When it comes to diseases that rob canola yields, blackleg often doesn’t get the credit it deserves.
Many farmers underestimate the significance of blackleg, says Bruce McKinnon, an agronomist with Dekalb in Alberta, in the video below.
“Blackleg is a powerful disease that seems to be able to adapt to whatever we throw at it. As we’ve tightened canola rotations we’ve allowed that to develop. Blackleg has started to come back,” he says. “We’ve been a little complacent because we thought we had the resistance built in and that we had the strains covered. That’s not the case, as it’s starting to break down.”
While breeders continue to work on new sources of resistance, McKinnon says a crop rotation with cereals or corn is the best management tool for blackleg in canola.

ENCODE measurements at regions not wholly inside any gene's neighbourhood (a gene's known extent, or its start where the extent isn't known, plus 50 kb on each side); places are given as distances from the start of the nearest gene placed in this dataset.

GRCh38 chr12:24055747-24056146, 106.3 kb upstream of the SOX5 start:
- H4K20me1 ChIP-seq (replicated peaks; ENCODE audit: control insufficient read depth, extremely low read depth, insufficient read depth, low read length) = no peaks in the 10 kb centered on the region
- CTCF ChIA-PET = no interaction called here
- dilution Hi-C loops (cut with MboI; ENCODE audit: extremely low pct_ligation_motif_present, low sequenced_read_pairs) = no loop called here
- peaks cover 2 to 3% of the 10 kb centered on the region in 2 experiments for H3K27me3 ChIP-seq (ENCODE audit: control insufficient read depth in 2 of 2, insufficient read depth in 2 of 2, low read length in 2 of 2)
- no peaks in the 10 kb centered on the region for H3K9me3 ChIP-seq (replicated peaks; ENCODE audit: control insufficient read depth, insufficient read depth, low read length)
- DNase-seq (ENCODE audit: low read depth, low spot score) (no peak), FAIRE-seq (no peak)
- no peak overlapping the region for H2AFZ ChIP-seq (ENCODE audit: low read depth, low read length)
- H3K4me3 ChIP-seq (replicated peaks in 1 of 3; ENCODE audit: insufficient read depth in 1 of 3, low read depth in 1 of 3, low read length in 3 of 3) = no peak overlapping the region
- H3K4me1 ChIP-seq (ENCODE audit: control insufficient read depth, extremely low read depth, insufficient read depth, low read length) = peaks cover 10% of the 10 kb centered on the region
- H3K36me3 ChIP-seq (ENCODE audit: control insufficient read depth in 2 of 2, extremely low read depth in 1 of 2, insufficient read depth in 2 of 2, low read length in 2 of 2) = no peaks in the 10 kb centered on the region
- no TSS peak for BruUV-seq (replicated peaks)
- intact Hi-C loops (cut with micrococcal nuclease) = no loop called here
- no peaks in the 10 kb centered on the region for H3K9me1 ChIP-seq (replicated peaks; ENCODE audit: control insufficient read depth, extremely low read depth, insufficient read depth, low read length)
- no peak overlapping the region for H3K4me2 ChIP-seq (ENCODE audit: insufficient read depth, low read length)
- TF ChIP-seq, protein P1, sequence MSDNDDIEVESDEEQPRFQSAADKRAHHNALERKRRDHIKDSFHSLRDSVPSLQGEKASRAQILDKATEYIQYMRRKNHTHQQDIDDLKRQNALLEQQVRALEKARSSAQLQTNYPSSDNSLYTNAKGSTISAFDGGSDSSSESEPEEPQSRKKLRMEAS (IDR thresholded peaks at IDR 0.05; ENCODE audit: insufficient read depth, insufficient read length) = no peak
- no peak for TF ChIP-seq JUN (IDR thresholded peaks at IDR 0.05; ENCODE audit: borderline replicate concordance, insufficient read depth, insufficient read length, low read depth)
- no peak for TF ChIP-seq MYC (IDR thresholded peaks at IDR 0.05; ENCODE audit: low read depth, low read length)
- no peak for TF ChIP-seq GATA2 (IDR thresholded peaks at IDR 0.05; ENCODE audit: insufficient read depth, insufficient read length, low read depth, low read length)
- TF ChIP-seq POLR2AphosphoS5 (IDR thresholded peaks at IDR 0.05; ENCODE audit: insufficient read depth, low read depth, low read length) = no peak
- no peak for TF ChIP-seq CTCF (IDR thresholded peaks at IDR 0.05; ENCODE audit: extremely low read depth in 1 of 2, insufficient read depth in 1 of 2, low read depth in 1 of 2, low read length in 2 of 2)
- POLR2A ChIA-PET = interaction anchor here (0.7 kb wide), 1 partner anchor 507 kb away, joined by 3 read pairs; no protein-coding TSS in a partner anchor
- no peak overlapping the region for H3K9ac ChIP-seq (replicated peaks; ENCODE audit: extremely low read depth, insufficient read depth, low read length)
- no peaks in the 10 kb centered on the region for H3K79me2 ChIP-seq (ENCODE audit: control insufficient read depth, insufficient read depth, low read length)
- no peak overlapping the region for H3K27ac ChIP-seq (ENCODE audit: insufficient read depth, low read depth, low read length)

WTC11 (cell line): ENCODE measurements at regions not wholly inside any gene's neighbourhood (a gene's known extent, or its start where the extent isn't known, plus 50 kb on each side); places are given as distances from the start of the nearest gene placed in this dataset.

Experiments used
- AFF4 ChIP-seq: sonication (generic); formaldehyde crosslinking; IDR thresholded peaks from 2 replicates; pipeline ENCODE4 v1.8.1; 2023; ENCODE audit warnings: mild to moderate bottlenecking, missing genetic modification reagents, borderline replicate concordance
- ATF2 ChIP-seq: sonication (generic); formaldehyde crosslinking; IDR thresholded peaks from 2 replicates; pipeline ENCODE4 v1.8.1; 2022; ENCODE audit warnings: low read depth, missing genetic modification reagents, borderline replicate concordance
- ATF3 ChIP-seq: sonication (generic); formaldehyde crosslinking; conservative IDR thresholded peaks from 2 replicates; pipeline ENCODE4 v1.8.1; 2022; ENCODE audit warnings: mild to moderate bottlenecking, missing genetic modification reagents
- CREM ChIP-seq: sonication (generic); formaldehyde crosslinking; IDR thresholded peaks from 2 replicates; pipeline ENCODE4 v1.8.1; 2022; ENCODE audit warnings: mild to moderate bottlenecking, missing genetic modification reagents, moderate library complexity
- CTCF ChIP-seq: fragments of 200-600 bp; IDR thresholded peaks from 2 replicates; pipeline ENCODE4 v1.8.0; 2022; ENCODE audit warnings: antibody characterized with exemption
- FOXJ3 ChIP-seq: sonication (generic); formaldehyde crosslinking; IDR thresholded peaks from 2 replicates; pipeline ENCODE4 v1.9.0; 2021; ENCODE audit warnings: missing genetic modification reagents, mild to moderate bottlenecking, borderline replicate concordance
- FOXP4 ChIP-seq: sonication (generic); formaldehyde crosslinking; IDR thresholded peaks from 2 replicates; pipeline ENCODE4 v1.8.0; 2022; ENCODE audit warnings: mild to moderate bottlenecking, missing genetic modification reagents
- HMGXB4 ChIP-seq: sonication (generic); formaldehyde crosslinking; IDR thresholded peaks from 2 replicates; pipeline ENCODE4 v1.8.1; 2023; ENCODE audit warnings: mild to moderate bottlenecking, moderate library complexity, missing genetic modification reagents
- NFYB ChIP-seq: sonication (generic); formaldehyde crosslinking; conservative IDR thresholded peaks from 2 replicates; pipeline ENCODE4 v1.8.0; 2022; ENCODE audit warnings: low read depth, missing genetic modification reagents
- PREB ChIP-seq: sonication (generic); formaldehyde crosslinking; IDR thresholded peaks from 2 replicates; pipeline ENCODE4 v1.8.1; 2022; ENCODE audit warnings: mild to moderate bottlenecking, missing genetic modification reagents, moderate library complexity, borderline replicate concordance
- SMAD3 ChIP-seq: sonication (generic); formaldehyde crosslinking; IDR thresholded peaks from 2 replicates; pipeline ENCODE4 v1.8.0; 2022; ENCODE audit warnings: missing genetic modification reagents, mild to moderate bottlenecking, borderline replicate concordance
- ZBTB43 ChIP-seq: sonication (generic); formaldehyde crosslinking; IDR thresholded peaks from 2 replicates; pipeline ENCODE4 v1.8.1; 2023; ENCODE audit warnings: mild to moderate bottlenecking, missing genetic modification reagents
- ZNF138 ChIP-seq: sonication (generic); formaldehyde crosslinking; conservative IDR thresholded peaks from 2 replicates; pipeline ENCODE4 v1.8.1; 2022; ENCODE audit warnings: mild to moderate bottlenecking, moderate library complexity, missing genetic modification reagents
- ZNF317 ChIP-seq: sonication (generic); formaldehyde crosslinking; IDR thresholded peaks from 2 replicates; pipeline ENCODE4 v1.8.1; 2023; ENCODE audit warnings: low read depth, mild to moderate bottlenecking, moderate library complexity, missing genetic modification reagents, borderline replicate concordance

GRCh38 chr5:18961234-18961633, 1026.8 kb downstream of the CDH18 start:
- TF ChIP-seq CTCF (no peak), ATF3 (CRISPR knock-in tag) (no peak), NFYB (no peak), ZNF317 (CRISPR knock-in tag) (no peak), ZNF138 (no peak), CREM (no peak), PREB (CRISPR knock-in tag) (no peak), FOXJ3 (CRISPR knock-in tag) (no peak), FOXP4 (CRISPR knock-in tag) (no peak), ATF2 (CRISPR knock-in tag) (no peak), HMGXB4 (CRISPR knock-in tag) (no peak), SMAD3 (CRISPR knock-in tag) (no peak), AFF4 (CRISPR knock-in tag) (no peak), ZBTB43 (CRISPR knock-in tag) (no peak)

“There’s not an endless pool of resistance out there,” he says. “Guys are going to have to help out with management through rotations.”
Part of the problem is that blackleg is sometimes misdiagnosed, notes McKinnon.
“I think sometimes we mistake it for sclerotinia until we actually get out there. The proper way to diagnose it is at swathing time, take your garden snips with you. Cut the plant at the base, if it’s white then you’re good to go. If you see some black lesions, then you have some infection,” he explains. “A lot of times growers are very busy and don’t take the time to do that.”
McKinnon spoke with Shaun Haney at one of the stops on the Monsanto Momentum Tour at Carseland, Alberta: